September #94 : Cell Culture

POZ - Health, Life and HIV
Subscribe to:
POZ magazine
Newsletters
Join POZ: Facebook MySpace Twitter Pinterest
Tumblr Google+ Flickr MySpace
POZ Personals
Sign In / Join
Username:
Password:

Back to home » Archives » POZ Magazine issues




Table of Contents

Standing in the Shadows of Love

The Great Doctor / Patient Face-Off

Mailbox

Boy Talk

Girl Talk

Name Recognition

Dynamic Duos

Work That Visit!

It Takes a Villager

Urinetown

Devil in a Blue Dress

U.S. Armed Cervixes

Cell Culture

Milestones

Class Act

Good Book

Rape OutRAGE

It Happened in September

Hitting the Switch

Missed Doses

Overexposed

Count Down

Tailgating HIV

20%

Potty Mouth

Booty Call

London Calling

Test Drive

Aid for Medicaid

Editor's Letter

Lei'd in the Shade

The Wings Beneath His Wind



Most Popular Lessons

The HIV Life Cycle

Shingles

Herpes Simplex Virus

Syphilis & Neurosyphilis

Treatments for Opportunistic Infections (OIs)

What is AIDS & HIV?

Hepatitis & HIV


email print

September 2003

Cell Culture

That November morning in 1997 was gray and windy, as if it already knew. At 6:30 a.m., I was taken from my cell at the state penitentiary in Angola, Louisiana, to a “call out” (appointment) at the prison infirmary, once a school on this centuries-old former plantation. The air conditioning fanned a hospital chill while I waited on a bench with 15 other guys. Loud talking and laughing are banned, so the mood was wintry, too.

A guard walked by and told me, “You’re here for Clinic C.” That’s the AIDS clinic, and I frantically stretched my memory, trying to recall my every sexual encounter.

From the windowless exam room, the “specialist”—a tall, elderly white man who used to be a veterinarian—told me I had HIV and sent me off to an isolation unit. I clutched a paper noting that my CD4 count was 340 and my viral load 15,000. A sign on the door of my new cell (I was locked down 23 hours a day) warned, “Contaminated inmate inside. Do not enter without proper precautions.” A few days later I was led to a meeting with two men from the state health department. “According to our records,” one intoned, “you are a well-known homosexual.” I ack-now--ledged that I’d had sex with three people in the two years since I’d arrived at the prison. Those three were later told I was positive (they’re all still negative). One landed on the unit with me. During his hour out on the tier one day, he somehow got close enough to my cell bars to pour scalding water on me while I dozed.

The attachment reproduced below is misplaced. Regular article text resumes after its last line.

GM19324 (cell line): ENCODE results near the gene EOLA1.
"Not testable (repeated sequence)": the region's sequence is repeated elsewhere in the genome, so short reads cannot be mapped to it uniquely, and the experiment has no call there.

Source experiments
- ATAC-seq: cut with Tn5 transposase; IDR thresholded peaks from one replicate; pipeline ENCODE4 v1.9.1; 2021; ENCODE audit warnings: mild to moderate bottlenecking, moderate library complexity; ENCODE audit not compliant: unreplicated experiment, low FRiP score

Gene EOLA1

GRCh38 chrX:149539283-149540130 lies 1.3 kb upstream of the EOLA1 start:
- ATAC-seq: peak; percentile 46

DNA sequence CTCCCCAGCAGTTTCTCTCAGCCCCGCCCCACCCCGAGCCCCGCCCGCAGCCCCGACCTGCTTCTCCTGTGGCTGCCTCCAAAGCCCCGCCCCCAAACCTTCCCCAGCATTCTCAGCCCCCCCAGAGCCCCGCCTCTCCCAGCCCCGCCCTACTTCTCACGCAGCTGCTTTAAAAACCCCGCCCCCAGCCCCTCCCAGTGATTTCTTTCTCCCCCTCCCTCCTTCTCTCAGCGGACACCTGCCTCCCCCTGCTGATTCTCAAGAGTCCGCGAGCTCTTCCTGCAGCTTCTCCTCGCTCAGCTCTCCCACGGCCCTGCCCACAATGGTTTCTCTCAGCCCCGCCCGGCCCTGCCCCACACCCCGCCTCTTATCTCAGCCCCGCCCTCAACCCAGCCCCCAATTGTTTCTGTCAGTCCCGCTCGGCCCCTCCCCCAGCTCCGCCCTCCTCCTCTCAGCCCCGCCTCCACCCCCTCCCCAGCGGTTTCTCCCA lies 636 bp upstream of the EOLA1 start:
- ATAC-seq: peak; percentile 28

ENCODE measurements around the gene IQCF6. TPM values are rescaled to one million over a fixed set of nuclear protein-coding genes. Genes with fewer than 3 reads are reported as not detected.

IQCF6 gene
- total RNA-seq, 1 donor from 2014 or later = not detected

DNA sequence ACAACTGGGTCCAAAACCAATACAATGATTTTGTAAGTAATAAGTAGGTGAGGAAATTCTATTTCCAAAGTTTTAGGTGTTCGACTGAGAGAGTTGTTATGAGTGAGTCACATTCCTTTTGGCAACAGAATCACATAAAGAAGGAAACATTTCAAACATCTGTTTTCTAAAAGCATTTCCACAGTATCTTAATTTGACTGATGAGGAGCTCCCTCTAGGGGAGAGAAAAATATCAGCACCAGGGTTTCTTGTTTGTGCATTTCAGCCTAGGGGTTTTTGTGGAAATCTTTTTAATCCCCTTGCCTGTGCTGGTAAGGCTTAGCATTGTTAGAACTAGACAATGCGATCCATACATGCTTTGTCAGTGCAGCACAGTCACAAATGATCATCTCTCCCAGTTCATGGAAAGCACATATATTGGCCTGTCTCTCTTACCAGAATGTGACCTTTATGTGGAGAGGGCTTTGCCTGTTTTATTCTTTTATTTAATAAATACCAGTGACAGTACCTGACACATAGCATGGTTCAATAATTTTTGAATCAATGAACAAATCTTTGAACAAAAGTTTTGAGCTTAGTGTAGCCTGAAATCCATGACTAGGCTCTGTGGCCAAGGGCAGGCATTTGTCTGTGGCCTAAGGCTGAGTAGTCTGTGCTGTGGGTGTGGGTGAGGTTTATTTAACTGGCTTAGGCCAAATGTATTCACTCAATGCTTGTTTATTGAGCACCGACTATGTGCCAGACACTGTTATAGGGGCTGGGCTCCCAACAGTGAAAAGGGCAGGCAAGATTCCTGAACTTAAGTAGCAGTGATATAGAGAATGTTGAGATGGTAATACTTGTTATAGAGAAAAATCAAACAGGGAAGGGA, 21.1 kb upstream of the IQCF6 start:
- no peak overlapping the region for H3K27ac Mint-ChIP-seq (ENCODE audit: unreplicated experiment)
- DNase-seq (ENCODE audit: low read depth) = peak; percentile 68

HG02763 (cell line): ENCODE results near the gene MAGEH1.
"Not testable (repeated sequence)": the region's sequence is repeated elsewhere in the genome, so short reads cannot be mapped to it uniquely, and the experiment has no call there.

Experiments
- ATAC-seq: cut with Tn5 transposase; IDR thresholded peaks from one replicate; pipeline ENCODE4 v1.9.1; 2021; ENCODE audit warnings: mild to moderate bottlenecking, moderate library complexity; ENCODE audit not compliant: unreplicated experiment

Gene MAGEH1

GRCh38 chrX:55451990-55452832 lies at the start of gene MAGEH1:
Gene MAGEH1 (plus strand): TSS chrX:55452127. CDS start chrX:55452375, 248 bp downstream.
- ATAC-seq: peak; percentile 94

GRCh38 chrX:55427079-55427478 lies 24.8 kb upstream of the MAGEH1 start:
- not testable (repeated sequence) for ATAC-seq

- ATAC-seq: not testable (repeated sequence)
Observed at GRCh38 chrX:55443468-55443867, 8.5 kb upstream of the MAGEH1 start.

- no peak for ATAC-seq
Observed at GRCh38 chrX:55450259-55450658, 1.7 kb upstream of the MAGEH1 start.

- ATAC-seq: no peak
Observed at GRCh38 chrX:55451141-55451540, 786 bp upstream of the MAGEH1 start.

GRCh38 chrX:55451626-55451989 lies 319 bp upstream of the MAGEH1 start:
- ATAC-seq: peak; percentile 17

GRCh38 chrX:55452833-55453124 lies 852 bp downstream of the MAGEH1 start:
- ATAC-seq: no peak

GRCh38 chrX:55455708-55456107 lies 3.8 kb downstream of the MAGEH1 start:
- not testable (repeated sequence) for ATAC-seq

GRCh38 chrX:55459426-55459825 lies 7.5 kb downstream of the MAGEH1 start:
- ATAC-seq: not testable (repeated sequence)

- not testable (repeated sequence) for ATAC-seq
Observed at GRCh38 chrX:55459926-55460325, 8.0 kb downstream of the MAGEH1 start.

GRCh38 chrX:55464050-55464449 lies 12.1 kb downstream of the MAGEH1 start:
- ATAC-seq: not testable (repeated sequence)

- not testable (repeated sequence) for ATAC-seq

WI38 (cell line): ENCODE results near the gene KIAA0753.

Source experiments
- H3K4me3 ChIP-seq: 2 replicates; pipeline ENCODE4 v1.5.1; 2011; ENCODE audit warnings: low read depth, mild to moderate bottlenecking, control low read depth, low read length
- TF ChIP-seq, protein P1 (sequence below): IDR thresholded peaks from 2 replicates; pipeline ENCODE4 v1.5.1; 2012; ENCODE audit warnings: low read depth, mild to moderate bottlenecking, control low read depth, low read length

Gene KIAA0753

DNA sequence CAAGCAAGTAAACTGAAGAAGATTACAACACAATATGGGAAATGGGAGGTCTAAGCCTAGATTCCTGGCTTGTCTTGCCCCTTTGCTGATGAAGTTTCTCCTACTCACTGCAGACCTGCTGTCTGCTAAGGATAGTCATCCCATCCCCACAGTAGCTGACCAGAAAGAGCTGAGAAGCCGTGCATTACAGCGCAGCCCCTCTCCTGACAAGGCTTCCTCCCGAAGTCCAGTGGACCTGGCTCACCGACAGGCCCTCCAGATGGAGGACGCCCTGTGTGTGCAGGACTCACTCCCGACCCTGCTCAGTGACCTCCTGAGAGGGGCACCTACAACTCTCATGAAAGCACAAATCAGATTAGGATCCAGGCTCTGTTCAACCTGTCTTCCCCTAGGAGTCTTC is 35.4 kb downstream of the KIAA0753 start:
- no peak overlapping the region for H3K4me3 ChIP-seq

During my three months in isolation, before I was moved back to the general population unit, I felt utterly alone. The nurse had no time to talk, and I didn’t know any other positive prisoners. One day I spotted my medical file, placed on a table by a prisoner who worked in the infirmary. It bore a bright yellow sticker reading “chronically ill inmate.” Within 24 hours guys were hollering, “You have that shit.” And boy, do I.

-Lester Lewis, Jr., Lousiana State Penitentiary




[Go to top]

Facebook Twitter Google+ MySpace YouTube Tumblr Flickr Instagram
Quick Links
Current Issue

HIV Testing
Safer Sex
Find a Date
Newly Diagnosed
HIV 101
Disclosing Your Status
Starting Treatment
Help Paying for Meds
Search for the Cure
POZ Stories
POZ Opinion
POZ Exclusives
Read the Blogs
Visit the Forums
Job Listings
Events Calendar


    fokisi
    Long Beach
    California


    usuallyhappy
    Palm Springs
    California


    hollywoodvers1
    Los Angeles
    California


    clintonjrsyr
    syracuse
    New York
Click here to join POZ Personals!
Ask POZ Pharmacist

Talk to Us
Poll
Are you a regular coffee drinker?
Yes
No

Survey
Pop Watch

more surveys
Contact Us
We welcome your comments!
[ about Smart + Strong | about POZ | POZ advisory board | partner links | advertising policy | advertise/contact us | site map]
© 2014 Smart + Strong. All Rights Reserved. Terms of use and Your privacy.
Smart + Strong® is a registered trademark of CDM Publishing, LLC.